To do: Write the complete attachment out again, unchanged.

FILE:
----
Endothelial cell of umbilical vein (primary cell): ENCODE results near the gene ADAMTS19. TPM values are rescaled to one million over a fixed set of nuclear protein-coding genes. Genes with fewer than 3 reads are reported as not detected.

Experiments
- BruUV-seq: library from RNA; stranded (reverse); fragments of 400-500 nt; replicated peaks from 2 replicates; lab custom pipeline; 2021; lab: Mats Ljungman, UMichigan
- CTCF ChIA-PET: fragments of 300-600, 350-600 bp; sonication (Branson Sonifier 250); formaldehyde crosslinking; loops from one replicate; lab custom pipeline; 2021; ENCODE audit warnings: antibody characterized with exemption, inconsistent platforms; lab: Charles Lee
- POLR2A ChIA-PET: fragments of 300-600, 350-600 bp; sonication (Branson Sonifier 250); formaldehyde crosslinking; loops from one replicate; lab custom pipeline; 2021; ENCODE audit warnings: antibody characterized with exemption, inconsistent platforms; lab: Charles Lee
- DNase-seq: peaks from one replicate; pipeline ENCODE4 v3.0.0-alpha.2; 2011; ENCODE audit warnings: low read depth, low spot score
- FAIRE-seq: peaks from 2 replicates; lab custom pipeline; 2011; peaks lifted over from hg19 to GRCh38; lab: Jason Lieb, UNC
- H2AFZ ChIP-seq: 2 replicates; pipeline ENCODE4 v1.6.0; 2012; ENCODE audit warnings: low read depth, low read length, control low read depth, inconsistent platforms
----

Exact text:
Endothelial cell of umbilical vein (primary cell): ENCODE results near the gene ADAMTS19. TPM values are rescaled to one million over a fixed set of nuclear protein-coding genes. Genes with fewer than 3 reads are reported as not detected.

Experiments
- BruUV-seq: library from RNA; stranded (reverse); fragments of 400-500 nt; replicated peaks from 2 replicates; lab custom pipeline; 2021; lab: Mats Ljungman, UMichigan
- CTCF ChIA-PET: fragments of 300-600, 350-600 bp; sonication (Branson Sonifier 250); formaldehyde crosslinking; loops from one replicate; lab custom pipeline; 2021; ENCODE audit warnings: antibody characterized with exemption, inconsistent platforms; lab: Charles Lee
- POLR2A ChIA-PET: fragments of 300-600, 350-600 bp; sonication (Branson Sonifier 250); formaldehyde crosslinking; loops from one replicate; lab custom pipeline; 2021; ENCODE audit warnings: antibody characterized with exemption, inconsistent platforms; lab: Charles Lee
- DNase-seq: peaks from one replicate; pipeline ENCODE4 v3.0.0-alpha.2; 2011; ENCODE audit warnings: low read depth, low spot score
- FAIRE-seq: peaks from 2 replicates; lab custom pipeline; 2011; peaks lifted over from hg19 to GRCh38; lab: Jason Lieb, UNC
- H2AFZ ChIP-seq: 2 replicates; pipeline ENCODE4 v1.6.0; 2012; ENCODE audit warnings: low read depth, low read length, control low read depth, inconsistent platforms